At this moment, certain aspects of the MLPS 2.0 framework, especially those are to be covered by the Draft Regulation and the two forthcoming MLPS 2.0 standards remains unclear – for example, it is still not clear what systems need to be certified or the specific legal obligations companies operating networks classified at different levels, especially at Level 3 or above, will be subject to.

What are the Key Updates of MLPS 2.0 Standards?

As explained in more detail below, the MLPS 2.0 standards (1) significantly expand the applicability of the MPLS 1.0 by broadening the definition of “information systems”; (2) establishes common controls for all types of systems; and (3) establishes extended controls for certain types of systems.

  1. Expanded Applicability: As compared to MLPS 1.0, the MLPS 2.0 standards expand their coverage from “information systems” to a wider range of “systems,” which may include network infrastructure, cloud computing platform/system, mobile application platforms, connected devices (Internet of Things, “IoT”), and industrial control systems.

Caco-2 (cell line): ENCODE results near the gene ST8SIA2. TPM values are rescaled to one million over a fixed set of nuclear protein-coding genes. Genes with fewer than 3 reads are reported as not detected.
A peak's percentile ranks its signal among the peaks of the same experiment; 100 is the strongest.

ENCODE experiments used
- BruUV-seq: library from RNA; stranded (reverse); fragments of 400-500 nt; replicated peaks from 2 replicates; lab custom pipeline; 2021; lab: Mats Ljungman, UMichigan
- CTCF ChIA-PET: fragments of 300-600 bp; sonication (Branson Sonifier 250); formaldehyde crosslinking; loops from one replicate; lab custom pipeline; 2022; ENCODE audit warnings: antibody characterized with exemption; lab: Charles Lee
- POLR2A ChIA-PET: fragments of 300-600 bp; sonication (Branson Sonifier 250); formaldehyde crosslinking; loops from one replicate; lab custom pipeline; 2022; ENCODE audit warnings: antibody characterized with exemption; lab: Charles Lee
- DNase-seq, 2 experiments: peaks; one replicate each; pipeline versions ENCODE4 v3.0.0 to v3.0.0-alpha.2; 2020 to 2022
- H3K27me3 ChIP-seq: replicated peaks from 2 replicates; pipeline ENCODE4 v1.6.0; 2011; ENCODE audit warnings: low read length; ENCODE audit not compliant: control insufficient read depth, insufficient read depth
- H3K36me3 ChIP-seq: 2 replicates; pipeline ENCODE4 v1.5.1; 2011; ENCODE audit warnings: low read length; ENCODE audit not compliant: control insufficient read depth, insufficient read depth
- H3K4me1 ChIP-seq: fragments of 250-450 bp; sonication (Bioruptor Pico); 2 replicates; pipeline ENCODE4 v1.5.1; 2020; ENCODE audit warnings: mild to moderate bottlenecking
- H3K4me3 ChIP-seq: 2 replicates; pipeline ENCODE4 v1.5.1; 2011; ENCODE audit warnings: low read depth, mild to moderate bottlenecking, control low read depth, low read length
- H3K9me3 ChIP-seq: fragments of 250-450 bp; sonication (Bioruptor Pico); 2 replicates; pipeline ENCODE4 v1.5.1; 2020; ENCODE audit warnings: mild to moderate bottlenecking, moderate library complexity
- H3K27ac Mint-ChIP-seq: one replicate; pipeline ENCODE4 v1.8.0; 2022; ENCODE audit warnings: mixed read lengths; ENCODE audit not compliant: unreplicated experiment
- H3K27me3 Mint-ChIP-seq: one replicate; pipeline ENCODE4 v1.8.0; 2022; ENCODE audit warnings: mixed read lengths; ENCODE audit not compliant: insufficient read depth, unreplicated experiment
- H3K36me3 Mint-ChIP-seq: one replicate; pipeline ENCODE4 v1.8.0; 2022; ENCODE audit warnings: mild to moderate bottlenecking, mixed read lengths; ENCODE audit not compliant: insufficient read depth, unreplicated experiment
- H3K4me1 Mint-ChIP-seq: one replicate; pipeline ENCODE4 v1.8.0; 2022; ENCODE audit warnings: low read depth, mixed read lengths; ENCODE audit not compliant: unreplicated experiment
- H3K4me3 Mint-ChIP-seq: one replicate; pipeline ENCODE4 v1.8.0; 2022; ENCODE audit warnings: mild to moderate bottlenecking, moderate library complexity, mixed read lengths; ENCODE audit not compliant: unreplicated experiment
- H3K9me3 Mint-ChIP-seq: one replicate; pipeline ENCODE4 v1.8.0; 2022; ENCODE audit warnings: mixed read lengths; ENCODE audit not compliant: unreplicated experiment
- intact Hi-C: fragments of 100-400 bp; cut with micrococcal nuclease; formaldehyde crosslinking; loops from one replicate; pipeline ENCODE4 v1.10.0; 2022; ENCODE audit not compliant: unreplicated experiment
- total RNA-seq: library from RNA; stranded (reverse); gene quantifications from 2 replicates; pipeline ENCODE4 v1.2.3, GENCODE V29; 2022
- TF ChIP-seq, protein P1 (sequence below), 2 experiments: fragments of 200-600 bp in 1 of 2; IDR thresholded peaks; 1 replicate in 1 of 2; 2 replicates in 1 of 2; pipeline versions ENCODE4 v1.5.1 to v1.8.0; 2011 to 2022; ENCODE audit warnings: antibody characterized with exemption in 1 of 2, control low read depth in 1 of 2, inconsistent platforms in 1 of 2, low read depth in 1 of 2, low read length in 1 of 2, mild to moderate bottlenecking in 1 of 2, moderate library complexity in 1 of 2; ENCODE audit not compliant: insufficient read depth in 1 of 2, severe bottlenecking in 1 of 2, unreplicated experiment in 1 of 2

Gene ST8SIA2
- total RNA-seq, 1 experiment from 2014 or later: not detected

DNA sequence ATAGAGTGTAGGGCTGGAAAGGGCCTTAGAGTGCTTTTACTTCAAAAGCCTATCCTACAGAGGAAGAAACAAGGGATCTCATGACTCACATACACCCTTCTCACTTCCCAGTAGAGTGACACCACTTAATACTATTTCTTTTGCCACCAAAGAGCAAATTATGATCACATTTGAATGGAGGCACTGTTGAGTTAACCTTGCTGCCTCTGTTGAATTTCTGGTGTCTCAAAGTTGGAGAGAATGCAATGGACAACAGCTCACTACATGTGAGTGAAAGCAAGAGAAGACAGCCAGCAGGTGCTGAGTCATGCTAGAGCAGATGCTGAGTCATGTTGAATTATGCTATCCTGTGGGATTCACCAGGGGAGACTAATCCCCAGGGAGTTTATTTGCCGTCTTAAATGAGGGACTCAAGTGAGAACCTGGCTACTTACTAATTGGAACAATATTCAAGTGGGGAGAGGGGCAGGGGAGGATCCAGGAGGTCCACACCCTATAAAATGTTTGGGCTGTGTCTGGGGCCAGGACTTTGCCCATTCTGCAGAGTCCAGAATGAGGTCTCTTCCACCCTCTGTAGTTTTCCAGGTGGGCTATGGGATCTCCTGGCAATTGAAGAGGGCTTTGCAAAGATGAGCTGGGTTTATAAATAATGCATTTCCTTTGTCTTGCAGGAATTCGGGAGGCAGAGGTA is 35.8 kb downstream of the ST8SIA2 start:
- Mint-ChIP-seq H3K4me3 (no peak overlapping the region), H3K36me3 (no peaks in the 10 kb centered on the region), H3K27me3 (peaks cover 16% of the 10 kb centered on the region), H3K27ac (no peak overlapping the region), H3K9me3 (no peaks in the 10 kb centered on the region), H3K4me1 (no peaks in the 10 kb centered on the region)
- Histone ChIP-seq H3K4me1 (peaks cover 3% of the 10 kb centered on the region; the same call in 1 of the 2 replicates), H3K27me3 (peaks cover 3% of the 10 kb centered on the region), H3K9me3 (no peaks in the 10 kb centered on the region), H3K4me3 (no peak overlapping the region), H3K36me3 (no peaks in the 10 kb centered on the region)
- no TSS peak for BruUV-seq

2. Common Controls for all Systems: MLPS 2.0 standards establish a core set of technical and organizational controls for all systems, referred to as “common controls,” regardless of the classification level of the system.  Specifically, network operators are required to establish controls in the following areas:  security governance, including organization, management, and personnel; physical environment security; communication network security; network boundary protection; business continuity and disaster recovery; identity management; intrusion detection; third party risk management; and security operations.